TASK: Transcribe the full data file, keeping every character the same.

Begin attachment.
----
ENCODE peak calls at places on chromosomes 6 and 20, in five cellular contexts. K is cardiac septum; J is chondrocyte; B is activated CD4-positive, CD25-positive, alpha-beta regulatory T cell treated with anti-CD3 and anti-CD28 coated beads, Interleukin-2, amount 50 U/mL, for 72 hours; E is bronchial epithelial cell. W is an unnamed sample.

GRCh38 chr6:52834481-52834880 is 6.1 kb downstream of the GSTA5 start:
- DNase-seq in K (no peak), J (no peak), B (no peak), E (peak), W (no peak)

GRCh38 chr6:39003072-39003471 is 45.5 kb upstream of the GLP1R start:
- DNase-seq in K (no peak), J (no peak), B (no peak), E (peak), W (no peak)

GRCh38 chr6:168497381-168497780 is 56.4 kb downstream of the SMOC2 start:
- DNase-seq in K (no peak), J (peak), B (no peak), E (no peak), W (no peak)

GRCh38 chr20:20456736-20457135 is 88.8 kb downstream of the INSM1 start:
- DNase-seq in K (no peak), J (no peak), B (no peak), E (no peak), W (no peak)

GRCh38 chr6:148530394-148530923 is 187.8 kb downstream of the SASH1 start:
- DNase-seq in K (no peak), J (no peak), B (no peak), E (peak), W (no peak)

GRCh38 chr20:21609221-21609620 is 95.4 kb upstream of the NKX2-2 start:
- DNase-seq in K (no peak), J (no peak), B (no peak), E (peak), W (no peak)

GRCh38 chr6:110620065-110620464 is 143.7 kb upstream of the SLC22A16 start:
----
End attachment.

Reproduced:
ENCODE peak calls at places on chromosomes 6 and 20, in five cellular contexts. K is cardiac septum; J is chondrocyte; B is activated CD4-positive, CD25-positive, alpha-beta regulatory T cell treated with anti-CD3 and anti-CD28 coated beads, Interleukin-2, amount 50 U/mL, for 72 hours; E is bronchial epithelial cell. W is an unnamed sample.

GRCh38 chr6:52834481-52834880 is 6.1 kb downstream of the GSTA5 start:
- DNase-seq in K (no peak), J (no peak), B (no peak), E (peak), W (no peak)

GRCh38 chr6:39003072-39003471 is 45.5 kb upstream of the GLP1R start:
- DNase-seq in K (no peak), J (no peak), B (no peak), E (peak), W (no peak)

GRCh38 chr6:168497381-168497780 is 56.4 kb downstream of the SMOC2 start:
- DNase-seq in K (no peak), J (peak), B (no peak), E (no peak), W (no peak)

GRCh38 chr20:20456736-20457135 is 88.8 kb downstream of the INSM1 start:
- DNase-seq in K (no peak), J (no peak), B (no peak), E (no peak), W (no peak)

GRCh38 chr6:148530394-148530923 is 187.8 kb downstream of the SASH1 start:
- DNase-seq in K (no peak), J (no peak), B (no peak), E (peak), W (no peak)

GRCh38 chr20:21609221-21609620 is 95.4 kb upstream of the NKX2-2 start:
- DNase-seq in K (no peak), J (no peak), B (no peak), E (peak), W (no peak)

GRCh38 chr6:110620065-110620464 is 143.7 kb upstream of the SLC22A16 start: